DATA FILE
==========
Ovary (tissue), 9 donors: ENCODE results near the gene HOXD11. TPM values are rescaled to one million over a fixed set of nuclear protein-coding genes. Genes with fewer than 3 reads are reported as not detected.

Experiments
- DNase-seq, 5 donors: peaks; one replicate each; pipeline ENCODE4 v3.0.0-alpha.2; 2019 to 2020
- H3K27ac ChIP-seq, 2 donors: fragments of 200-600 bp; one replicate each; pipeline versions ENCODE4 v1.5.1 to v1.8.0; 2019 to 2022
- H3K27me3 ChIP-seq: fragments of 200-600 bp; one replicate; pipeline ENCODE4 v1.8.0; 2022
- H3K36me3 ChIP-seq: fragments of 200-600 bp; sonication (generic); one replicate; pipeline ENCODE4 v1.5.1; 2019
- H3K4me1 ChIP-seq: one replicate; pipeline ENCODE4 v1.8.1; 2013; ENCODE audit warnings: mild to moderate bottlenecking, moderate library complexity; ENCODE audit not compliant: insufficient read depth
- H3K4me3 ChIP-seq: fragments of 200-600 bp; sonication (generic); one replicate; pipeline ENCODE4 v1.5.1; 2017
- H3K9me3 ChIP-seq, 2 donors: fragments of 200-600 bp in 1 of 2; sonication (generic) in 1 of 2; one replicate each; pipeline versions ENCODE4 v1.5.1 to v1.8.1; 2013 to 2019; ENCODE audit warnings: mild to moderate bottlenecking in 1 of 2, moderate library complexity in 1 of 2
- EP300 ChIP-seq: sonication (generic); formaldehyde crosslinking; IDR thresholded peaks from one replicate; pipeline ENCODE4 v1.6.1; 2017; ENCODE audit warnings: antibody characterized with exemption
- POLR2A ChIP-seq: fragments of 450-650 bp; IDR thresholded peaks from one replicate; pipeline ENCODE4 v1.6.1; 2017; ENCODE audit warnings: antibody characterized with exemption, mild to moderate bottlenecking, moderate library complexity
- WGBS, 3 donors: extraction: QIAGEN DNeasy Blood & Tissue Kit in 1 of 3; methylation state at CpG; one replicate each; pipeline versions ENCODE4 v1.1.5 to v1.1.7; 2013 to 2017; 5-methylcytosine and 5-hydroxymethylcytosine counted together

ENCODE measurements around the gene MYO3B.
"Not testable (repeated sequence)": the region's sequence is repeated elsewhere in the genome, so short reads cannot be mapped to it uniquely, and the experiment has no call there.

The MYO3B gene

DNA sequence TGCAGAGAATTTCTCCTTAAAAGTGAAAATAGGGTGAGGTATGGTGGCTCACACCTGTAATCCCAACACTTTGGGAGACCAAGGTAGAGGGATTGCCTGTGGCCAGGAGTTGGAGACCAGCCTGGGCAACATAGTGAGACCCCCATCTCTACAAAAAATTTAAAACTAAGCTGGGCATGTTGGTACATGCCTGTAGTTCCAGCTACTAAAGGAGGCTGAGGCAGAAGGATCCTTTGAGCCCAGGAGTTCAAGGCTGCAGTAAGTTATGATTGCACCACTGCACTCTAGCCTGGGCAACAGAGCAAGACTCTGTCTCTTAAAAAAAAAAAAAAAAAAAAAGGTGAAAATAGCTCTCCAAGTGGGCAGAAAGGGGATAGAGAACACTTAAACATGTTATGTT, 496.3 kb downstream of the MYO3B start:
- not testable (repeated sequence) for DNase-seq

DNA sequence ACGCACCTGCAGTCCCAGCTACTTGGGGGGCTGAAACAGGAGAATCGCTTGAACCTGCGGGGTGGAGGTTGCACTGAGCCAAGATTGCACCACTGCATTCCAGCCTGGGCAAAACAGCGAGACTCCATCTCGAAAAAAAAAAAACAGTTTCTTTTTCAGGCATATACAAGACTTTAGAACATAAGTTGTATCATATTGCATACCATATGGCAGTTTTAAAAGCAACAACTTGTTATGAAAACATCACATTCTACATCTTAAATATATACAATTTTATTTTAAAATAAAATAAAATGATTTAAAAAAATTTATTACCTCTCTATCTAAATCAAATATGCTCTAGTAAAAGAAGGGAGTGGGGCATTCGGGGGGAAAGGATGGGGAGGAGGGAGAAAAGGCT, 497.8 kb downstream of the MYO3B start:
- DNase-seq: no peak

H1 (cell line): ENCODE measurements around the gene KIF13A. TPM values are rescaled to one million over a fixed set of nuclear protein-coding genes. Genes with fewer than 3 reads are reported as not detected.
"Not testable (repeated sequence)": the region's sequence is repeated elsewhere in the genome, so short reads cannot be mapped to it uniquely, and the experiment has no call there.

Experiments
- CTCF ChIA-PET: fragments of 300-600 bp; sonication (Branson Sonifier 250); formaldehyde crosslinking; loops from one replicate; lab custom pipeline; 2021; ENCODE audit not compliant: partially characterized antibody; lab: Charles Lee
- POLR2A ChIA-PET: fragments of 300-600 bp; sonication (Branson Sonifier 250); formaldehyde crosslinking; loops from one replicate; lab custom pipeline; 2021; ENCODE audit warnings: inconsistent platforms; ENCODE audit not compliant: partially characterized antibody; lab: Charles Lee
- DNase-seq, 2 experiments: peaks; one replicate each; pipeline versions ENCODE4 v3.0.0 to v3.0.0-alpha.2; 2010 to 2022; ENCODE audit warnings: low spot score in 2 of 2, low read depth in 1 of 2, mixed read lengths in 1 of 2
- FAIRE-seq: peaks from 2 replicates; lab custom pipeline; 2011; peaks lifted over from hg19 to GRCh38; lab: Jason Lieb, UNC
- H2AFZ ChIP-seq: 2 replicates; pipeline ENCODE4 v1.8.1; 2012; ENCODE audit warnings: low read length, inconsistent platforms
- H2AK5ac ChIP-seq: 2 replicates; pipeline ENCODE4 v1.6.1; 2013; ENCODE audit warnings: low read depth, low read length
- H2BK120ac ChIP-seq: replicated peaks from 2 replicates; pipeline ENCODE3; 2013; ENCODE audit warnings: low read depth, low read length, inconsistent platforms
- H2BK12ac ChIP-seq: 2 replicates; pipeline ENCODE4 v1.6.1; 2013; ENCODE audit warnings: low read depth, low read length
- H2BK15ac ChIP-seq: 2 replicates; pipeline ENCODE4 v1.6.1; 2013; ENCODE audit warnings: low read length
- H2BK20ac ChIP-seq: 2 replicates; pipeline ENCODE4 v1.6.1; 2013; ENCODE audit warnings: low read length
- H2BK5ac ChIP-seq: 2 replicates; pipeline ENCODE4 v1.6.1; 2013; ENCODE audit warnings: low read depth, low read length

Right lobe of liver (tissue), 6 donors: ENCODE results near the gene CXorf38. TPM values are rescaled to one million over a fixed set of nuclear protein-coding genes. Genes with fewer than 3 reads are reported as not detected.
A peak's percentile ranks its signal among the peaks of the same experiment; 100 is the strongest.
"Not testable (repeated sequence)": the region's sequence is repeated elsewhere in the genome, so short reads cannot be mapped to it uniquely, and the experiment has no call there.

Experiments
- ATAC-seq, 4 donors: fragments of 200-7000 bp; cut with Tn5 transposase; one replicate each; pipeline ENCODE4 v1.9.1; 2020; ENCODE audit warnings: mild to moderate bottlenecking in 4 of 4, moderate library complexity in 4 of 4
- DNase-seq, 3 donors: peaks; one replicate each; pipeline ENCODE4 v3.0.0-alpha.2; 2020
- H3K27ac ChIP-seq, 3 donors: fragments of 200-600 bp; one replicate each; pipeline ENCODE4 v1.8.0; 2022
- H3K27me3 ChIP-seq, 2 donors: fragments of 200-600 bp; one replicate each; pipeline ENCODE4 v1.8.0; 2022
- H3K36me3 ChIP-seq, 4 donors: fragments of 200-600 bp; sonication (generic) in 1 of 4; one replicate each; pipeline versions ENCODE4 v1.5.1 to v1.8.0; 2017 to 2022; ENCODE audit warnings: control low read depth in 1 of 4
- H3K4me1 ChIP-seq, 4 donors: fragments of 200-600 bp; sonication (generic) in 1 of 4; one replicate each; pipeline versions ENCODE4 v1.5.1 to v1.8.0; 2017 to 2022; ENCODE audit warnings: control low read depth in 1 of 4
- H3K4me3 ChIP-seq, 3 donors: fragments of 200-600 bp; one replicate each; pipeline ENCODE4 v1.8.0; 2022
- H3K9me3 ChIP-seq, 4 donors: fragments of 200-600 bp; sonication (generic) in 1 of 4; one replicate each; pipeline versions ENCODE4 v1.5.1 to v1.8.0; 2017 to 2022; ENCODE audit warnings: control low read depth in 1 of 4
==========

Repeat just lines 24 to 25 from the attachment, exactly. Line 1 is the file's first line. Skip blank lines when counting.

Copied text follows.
- POLR2A ChIA-PET: fragments of 300-600 bp; sonication (Branson Sonifier 250); formaldehyde crosslinking; loops from one replicate; lab custom pipeline; 2021; ENCODE audit warnings: inconsistent platforms; ENCODE audit not compliant: partially characterized antibody; lab: Charles Lee
- DNase-seq, 2 experiments: peaks; one replicate each; pipeline versions ENCODE4 v3.0.0 to v3.0.0-alpha.2; 2010 to 2022; ENCODE audit warnings: low spot score in 2 of 2, low read depth in 1 of 2, mixed read lengths in 1 of 2